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Election predictions

The ever helpful Ben Kunkel has posted the official NLT election predictions, which are, at the moment, incomplete, because Peter Schramm has been out of town. Go see how much we’ve embarrassed ourselves.

I explain my picks here, where I also note the collective wisdom of my American Political Parties class.

I may be revisiting some of my choices on Monday, and will let you know if my confidence or despair has grown.

Update: The Weekly Standard picks are here. Richard Starr is the biggest pessimist, followed closely by Bill Kristol. Most of the contributors think the Republicans will retain nominal control of the Senate. By contrast, Dean Barnett is drinking from Peter Schramm’s flask.

Discussions - 11 Comments

I agree with Peter Schramm; Republicans hold both houses and win some other upsets, followed by an epidemic of lawsuits and calls for massive publicly-funded BDS/Post-Selection Stress Disorder counseling.

The Manufactured News(tm) Networks have been spinning me my whole life...and polls are simply another tool they use to do so.

We’ll see soon enough. If I’m wrong, your money back. I doubt it, though.

Any of the NLT bloggers care to offer a prediction on this specific race?

Sure, I’ll bite. Roskam should win narrowly. Why is the VFW endorsing a Republican over a Democrat veteran any more remarkable than the NAACP endoring a white Democrat over a black Republican? Happens all the time. . .

A couple corrections about Minnesota. First, it is Amy Klobuchar, not Klochubar. Second, the seat is already Democratic (held by Mark Dayton) so it is a Democratic hold, not a pick up.

This, by Barnett, says it all:

At the time, it was unthinkable to serious followers of politics that the exit polls would be completely worthless. They had never been wrong before. But something fundamental had changed in the way the public was responding to exit polls or the way the pollsters were gathering information to make their work-product obsolete. By 9:00 pm., it had become obvious to everyone except a hysterical and incredulous Susan Estrich that the exit polls were wrong. Why it happened that way is still something of a mystery. (Not a mystery to me.)

I’ll never forget Bill Kristol on Fox News, election night, ’04, when the exit polls had Kerry winning North Carolina by 17%. Kristol was literally green. He looked ill. He’d given up. Apparently he didn’t learn from his frolic and still believes the polls.

Susan Estrich will, no doubt, be incredulous this Tuesday as well. I’m just a bit surprised so many historians and poliscientists here haven’t learned from that history. Anyone here care to comment on why we should take these polls any more seriously than the exit polls of ’04?

I think it was Stalin who said something to the effect of who votes is not important, what matters is who counts the votes! It was true in Chicago 40 years ago, and its true in Florida, Ohio and King County Washington now. Exit polls have been put out of business by computer tally machines and people with a lot of money to spend to make sure their candidate wins. The Republicans just have to keep it close enough for Karl to steal it again...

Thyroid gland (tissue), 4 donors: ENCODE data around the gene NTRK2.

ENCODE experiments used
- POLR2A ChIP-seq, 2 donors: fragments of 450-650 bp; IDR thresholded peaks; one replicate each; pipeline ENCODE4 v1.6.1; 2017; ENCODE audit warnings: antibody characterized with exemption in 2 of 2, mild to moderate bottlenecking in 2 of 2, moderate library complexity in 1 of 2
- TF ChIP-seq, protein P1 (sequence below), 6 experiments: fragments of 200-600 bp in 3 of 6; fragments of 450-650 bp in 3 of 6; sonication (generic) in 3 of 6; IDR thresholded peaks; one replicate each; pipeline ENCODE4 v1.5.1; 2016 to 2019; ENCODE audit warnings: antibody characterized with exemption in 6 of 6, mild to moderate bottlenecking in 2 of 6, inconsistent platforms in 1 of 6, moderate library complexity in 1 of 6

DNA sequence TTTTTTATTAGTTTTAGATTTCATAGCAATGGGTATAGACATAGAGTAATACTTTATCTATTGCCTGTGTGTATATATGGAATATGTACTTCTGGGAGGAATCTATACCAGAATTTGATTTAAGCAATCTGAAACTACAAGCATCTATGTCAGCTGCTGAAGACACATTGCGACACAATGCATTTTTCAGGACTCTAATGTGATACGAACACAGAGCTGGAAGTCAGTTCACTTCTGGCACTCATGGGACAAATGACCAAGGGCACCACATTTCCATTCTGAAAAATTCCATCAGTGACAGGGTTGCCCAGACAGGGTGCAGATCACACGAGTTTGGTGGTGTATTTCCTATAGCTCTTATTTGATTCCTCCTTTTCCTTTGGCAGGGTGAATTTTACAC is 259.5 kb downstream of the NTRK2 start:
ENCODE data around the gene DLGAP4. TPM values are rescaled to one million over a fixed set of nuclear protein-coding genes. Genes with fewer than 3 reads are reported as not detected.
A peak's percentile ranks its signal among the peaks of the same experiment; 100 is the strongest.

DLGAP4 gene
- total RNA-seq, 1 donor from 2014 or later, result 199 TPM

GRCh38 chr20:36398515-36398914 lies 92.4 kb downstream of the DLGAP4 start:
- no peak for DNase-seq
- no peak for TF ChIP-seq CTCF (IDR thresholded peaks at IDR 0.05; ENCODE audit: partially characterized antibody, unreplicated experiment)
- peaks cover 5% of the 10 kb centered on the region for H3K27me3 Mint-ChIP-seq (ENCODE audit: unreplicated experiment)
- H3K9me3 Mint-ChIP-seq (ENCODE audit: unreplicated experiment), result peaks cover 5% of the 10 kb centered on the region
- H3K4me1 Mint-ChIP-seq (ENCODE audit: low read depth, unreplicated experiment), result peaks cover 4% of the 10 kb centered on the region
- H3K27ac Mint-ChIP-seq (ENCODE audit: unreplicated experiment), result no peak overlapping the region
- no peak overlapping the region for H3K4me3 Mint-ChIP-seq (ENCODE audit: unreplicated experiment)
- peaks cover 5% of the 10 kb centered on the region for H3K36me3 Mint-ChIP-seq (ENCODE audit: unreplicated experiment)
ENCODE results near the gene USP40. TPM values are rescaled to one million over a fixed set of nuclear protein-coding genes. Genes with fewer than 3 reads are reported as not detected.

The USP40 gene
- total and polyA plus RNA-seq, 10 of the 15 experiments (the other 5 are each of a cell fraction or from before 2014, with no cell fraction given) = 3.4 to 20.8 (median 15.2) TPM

Wow. Can anyone come up with a better argument than Abbie to support your reliance on these polls, despite the folly of reliance on the ’04 exit polls?

UG, I also remember Bill K and other Fox worthies all green and scrambling to make up lame excuses for why Bush lost. But we also have to remember that the regular polls--averaged--were pretty darn accurate in 04. Exit polls, by themselves, have a pretty spotty record, and of course a terrible one in 04.

the regular polls--averaged--were pretty darn accurate in 04.

That depends on your definition of "pretty darn accurate". My recollection of Rasmussen’s numbers throughout October, ’04 had Bush at 48%. He was off by well over 3 million votes, and he was far and away the most pro Republican pollster out there. All House elections being local, the margin for error should go UP exponentially, but the pollsters are not looking at it that way. That’s another reason why they’re so unreliable.

All of the pollsters did then, and are still, grossly over sampling Democrats. That’s why they were, and are, unreliable. That’s why I stand by my previous predictions.

One day, they’ve oversampled Democrats by 17%, the next by 6%, the next by 12% and the next by 16%, etc. They have never, not once, over sampled Republicans. Ever wonder why? I don’t. It’s silly. People are just not that fickle...except junior senators from Massachusetts.

I’m sure you’ve heard the quote which I’m about to misstate:

A history book tells more about the author than it does about the subject.

Well, by my way of thinking, a poll tells more about the pollster than it does about the subject of the poll.

There is another quote that rings closer to home for me:

"I hate all lawyers...except my own."

I think most people who are angry at the Republican party hate all Republican (and Democratic and independent) congress critters...except their own. Very few incumbants are going to lose their seats.

Ben Kunkel has fixed the mistakes noted by the ever watchful Jon Schaff and added Steve Hayward’s and Peter Schramm’s predictions. For the record, I hope Peter S. is closer to being right than is Peter L.

Also, I’d love for the SDP people (Schaff, Blanchard, and company) to offer their predictions as well.

This morning, Laura Ingram asked people who’d been polled to call in and describe their experiences with pollsters. Everyone who called said they were mistreated, treated rudely and/or hung up on by pollsters when the pollsters got answers they didn’t want to hear, and of course the callers were all conservative.

Well, by my way of thinking, a poll tells more about the pollster than it does about the subject of the poll.

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